The Tension of the Story
Any author will tell you that a good story needs certain elements to work, to bring in and keep a reader engaged. One of the most critical elements is a sense of tension, something that is not quite right that must be resolved at some point. Even the writers of the Hardy Boys or Nancy Drew mystery books knew this. Besides the main plot, there was always some sense of tension at the end of each chapter that kept you reading—just one more chapter.
This principle doesn’t only apply to fiction. The greatest story of all (the true story of creation, fall, promise, recreation, and redemption) is one of ongoing tension and release. After the fall, a promise was made to make things right once again. Even though there were smaller resolutions, the biggest resolution was yet to come.
The great chapter in the redemption story, where our eternal rescue was ultimately secured, began not on a vast battlefield. It began in a stable. In a cattle feeding trough.
God has a great way with His stories. He didn’t start with the kings and generals, the culture shapers of the day. He started with a young virgin, a carpenter, shepherds, and wise men from another country because God loves to use humble beginnings and humble vessels. The Old Testament is filled with this common theme of simple people being plucked out of obscurity and tasked with a mission beyond their ability to accomplish on their own. Then, empowered by their great General, they move the story forward, moving it towards the stable to the trough. Eventually, it would lead to the cross and the empty tomb.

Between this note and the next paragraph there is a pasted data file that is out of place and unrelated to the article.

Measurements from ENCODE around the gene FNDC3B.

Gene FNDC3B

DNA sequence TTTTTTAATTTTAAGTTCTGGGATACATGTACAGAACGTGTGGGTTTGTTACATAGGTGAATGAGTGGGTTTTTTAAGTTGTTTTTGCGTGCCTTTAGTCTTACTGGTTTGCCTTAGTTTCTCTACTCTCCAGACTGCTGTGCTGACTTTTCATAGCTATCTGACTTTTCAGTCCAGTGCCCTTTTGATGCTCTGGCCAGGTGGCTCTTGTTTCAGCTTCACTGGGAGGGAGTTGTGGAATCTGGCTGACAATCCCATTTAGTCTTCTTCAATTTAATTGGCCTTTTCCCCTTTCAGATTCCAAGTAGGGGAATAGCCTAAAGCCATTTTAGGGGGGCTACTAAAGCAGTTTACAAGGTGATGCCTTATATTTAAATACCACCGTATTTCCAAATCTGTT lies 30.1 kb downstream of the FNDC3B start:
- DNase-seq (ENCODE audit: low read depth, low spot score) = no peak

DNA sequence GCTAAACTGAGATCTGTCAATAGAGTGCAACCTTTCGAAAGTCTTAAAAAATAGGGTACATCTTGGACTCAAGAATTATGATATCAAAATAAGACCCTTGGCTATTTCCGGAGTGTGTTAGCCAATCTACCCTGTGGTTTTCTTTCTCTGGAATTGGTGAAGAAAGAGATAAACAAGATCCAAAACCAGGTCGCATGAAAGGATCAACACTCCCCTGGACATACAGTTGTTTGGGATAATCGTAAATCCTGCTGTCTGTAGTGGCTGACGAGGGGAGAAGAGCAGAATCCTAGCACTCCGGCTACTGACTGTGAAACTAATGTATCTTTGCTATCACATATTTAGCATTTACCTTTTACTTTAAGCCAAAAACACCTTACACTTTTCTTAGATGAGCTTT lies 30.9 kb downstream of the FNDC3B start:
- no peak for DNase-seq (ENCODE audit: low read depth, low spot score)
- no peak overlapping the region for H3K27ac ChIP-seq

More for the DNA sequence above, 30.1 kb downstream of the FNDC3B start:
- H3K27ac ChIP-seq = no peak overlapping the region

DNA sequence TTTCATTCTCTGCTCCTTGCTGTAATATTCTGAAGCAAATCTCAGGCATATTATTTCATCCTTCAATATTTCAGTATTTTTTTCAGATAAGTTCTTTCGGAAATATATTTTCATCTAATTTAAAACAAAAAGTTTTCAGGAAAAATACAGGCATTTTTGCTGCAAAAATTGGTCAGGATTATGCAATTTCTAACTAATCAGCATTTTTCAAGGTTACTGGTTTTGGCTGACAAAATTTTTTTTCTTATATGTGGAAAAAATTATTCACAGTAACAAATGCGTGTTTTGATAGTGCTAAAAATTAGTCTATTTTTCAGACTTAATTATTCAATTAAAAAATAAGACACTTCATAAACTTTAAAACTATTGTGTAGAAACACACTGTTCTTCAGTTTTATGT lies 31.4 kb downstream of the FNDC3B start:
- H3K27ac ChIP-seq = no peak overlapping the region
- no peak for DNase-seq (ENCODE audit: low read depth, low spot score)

From those humble beginnings through His life, death, resurrection, and ascension, Jesus turned the world as we knew it upside down. More accurately, He turned the world right side up again. He sealed the impassable breach that Adam’s sin created. All of the years between the fall and the Incarnation were years of tensions relieved, pointing towards this great chapter, the chapter that secured our redemption and crushed the serpent’s head.
Waiting On God’s Promises
When you consider this great story, where did the tension really lie? It resided in the question of whether God keeps His promises. Could God be trusted? It was the question that Adam answered wrongly in the garden. Each chapter leading up to the Incarnation had that same element, a test of the trustworthiness of God. Not merely in the immediate situation, but in His trustworthiness to fulfill his ultimate promise of redemption for His elect.
At the stable, in the manger, we saw that His word was good.
And for us, His word is still good now.
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